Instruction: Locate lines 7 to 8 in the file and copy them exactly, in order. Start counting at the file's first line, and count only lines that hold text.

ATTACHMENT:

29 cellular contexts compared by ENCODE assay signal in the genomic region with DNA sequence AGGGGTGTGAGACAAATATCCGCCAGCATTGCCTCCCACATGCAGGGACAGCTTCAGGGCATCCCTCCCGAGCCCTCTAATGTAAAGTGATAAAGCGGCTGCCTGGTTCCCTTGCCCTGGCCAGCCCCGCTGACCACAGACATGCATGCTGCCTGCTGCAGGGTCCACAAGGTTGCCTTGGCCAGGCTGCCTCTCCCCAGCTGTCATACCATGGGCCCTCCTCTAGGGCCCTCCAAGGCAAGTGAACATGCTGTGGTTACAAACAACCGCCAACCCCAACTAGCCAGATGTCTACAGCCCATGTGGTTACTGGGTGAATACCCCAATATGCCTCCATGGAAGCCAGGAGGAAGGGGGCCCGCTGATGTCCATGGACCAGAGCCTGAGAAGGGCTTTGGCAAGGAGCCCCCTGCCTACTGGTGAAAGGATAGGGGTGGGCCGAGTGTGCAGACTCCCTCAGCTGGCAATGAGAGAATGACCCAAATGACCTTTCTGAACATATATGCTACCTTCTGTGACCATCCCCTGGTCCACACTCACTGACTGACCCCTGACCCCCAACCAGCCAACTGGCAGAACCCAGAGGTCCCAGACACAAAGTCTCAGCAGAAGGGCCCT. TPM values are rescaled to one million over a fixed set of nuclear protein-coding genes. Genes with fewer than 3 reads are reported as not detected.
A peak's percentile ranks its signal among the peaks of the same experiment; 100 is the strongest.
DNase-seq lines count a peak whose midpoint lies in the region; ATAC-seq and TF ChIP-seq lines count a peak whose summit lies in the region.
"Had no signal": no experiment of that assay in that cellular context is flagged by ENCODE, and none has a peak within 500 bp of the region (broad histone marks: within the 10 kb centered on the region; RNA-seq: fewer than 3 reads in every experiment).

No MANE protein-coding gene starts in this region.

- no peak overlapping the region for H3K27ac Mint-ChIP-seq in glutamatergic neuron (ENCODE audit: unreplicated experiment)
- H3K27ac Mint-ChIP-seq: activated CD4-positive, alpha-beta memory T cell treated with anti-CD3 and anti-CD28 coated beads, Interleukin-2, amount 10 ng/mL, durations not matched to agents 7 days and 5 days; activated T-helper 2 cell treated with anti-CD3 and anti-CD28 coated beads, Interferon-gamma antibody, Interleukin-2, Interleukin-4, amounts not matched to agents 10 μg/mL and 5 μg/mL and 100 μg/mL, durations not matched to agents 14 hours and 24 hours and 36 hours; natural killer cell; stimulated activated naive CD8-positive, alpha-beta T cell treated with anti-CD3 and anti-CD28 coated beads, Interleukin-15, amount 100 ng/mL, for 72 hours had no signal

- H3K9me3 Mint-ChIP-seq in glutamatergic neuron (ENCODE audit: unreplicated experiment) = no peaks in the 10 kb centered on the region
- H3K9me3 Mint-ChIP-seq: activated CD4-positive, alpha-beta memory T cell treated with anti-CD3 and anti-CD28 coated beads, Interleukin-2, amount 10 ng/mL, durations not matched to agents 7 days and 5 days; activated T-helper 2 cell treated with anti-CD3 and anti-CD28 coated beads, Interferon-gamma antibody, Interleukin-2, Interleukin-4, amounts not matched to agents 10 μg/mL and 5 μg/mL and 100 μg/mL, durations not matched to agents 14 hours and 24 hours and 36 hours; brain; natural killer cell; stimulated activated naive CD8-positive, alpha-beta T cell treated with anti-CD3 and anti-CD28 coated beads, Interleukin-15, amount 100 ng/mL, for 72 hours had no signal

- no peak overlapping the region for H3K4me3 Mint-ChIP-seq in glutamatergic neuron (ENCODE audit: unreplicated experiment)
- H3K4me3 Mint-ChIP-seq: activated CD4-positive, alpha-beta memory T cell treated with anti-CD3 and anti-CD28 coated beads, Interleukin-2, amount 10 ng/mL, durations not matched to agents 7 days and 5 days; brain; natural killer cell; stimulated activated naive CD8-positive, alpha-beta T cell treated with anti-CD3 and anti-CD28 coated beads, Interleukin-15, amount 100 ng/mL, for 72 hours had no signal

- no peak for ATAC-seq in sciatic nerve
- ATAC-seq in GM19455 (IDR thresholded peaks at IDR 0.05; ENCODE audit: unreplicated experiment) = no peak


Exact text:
- H3K27ac Mint-ChIP-seq: activated CD4-positive, alpha-beta memory T cell treated with anti-CD3 and anti-CD28 coated beads, Interleukin-2, amount 10 ng/mL, durations not matched to agents 7 days and 5 days; activated T-helper 2 cell treated with anti-CD3 and anti-CD28 coated beads, Interferon-gamma antibody, Interleukin-2, Interleukin-4, amounts not matched to agents 10 μg/mL and 5 μg/mL and 100 μg/mL, durations not matched to agents 14 hours and 24 hours and 36 hours; natural killer cell; stimulated activated naive CD8-positive, alpha-beta T cell treated with anti-CD3 and anti-CD28 coated beads, Interleukin-15, amount 100 ng/mL, for 72 hours had no signal

- H3K9me3 Mint-ChIP-seq in glutamatergic neuron (ENCODE audit: unreplicated experiment) = no peaks in the 10 kb centered on the region